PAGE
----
In his dealings with those in his immediate orbit, the former Raiders head coach long ago showed us where he thinks a Black man’s place in football should be
Now that Jon Gruden has been forced out in Las Vegas – and this, after an eight years-long email trail of his racist, homophobic and misogynistic exchanges were unearthed as part of an investigation into the Washington Football Team’s fratty workplace culture – it’s worth revisiting how the coach came to power in the Raiders organization for the second time in his gilded career.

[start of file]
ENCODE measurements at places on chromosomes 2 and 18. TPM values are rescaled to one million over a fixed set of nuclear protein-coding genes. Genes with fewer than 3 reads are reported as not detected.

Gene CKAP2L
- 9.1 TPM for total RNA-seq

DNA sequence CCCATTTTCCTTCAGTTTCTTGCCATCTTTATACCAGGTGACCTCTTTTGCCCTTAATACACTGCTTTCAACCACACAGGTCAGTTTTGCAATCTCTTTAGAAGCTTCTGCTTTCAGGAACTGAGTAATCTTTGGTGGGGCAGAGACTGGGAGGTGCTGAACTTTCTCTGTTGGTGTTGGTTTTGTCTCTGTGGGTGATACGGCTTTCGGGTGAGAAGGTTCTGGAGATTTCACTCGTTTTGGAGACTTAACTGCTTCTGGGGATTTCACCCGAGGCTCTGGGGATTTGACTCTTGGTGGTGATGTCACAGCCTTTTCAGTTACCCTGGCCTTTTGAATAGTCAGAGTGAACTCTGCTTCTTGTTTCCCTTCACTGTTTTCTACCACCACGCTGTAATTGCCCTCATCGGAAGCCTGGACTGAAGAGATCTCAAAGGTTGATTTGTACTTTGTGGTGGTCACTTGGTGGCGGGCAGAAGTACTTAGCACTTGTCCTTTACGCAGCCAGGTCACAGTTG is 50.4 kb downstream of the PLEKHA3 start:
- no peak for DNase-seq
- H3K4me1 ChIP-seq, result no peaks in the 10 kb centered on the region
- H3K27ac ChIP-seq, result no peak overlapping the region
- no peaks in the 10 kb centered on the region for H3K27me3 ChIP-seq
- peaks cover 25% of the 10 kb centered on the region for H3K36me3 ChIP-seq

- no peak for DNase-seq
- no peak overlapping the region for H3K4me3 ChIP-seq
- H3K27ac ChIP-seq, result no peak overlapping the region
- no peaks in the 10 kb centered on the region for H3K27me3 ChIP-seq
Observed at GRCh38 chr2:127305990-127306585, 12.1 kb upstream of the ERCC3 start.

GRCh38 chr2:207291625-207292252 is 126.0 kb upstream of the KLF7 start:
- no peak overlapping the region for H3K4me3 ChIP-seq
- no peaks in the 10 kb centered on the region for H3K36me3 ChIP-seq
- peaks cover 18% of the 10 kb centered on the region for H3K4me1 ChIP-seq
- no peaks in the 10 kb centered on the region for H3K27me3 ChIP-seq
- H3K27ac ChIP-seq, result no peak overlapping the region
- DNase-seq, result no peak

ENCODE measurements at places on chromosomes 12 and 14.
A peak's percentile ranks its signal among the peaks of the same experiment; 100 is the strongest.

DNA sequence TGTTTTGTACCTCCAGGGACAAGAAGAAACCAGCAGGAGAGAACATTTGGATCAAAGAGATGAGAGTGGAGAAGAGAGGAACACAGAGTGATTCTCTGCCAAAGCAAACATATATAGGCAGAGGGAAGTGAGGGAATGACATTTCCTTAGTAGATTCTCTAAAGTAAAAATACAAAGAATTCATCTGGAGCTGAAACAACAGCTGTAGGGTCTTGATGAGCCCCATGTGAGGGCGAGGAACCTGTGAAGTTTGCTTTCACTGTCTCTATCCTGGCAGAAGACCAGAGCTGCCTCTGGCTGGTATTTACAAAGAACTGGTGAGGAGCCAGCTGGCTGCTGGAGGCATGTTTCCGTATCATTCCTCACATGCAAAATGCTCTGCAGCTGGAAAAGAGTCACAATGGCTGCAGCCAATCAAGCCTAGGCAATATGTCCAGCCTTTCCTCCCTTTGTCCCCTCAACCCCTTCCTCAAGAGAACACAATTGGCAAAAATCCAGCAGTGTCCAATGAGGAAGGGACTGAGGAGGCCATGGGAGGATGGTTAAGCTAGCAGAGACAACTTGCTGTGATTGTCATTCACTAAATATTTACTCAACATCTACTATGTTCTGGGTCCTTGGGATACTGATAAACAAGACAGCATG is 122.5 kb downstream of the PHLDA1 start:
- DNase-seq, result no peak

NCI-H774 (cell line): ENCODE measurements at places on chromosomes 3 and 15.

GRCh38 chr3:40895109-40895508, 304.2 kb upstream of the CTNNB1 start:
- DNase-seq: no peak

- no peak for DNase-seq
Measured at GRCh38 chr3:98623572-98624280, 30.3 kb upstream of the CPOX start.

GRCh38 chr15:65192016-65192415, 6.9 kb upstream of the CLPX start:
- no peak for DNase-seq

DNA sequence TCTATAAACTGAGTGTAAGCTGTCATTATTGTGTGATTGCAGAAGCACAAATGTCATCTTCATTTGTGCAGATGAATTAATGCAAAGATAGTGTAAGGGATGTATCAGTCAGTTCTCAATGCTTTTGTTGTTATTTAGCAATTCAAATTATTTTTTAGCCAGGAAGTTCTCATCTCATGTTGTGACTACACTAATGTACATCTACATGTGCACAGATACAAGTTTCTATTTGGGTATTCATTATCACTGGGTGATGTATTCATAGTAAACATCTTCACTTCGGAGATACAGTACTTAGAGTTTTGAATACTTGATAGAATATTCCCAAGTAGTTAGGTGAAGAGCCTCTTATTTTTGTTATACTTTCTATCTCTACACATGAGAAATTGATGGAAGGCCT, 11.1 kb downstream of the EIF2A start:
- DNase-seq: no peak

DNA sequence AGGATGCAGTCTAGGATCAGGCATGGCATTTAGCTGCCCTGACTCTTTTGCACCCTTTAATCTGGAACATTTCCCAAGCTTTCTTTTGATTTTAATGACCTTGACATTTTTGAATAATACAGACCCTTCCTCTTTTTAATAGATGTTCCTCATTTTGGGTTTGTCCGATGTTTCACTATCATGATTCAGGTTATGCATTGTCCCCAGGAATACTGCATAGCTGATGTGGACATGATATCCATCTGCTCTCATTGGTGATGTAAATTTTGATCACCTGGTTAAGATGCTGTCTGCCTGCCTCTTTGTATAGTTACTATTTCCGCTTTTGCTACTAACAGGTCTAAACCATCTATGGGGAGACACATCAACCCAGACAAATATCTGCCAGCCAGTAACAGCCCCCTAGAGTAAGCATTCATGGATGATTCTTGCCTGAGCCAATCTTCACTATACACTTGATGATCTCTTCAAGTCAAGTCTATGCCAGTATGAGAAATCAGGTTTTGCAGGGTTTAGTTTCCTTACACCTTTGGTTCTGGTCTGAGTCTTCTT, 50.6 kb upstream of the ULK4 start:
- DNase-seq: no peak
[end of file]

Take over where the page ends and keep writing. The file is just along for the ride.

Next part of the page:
Six years before Gruden was lured out of ESPN’s Monday Night Football booth with a 10-year, $100m carrot, the Raiders were circling the drain; in 2014, they’d win a paltry three games on the way to tying for the NFL’s third-worst record. But over the next few seasons the team slowly rebuilt itself into a contender, winning 12 games to reach the 2016 playoffs. And there was no doubt that resurgence was a credit to the shrewd work of general manager Reggie McKenzie, the former Raiders linebacker and the first person to run football operations other than owner Al Davis.